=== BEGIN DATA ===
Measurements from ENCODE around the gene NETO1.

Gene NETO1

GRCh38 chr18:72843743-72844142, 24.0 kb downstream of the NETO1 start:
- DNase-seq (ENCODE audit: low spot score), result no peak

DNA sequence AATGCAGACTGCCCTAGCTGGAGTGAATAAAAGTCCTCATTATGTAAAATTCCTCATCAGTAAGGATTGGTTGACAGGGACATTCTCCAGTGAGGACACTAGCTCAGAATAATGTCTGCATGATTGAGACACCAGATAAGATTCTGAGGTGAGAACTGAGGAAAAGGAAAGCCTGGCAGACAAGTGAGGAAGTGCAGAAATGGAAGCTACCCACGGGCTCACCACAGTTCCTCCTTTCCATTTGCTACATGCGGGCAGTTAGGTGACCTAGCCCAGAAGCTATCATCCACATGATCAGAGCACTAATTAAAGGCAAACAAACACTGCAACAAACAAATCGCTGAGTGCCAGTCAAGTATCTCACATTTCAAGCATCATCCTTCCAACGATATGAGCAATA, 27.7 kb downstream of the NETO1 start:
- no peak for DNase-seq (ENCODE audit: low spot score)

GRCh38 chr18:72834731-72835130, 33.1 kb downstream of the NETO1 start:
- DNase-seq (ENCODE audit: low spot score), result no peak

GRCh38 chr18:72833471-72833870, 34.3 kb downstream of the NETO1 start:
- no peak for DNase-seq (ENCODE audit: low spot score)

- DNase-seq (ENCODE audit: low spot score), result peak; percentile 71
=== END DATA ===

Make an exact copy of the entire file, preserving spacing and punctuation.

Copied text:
Measurements from ENCODE around the gene NETO1.

Gene NETO1

GRCh38 chr18:72843743-72844142, 24.0 kb downstream of the NETO1 start:
- DNase-seq (ENCODE audit: low spot score), result no peak

DNA sequence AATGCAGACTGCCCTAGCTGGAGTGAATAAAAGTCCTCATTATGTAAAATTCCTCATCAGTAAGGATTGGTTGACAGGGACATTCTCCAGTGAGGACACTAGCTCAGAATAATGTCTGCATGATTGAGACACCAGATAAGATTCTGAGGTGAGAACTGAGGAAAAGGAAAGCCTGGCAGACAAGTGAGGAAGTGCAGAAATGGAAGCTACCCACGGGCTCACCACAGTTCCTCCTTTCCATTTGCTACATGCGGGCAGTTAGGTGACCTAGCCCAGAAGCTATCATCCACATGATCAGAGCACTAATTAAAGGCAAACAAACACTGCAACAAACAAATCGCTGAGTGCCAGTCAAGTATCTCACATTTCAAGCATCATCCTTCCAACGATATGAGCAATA, 27.7 kb downstream of the NETO1 start:
- no peak for DNase-seq (ENCODE audit: low spot score)

GRCh38 chr18:72834731-72835130, 33.1 kb downstream of the NETO1 start:
- DNase-seq (ENCODE audit: low spot score), result no peak

GRCh38 chr18:72833471-72833870, 34.3 kb downstream of the NETO1 start:
- no peak for DNase-seq (ENCODE audit: low spot score)

- DNase-seq (ENCODE audit: low spot score), result peak; percentile 71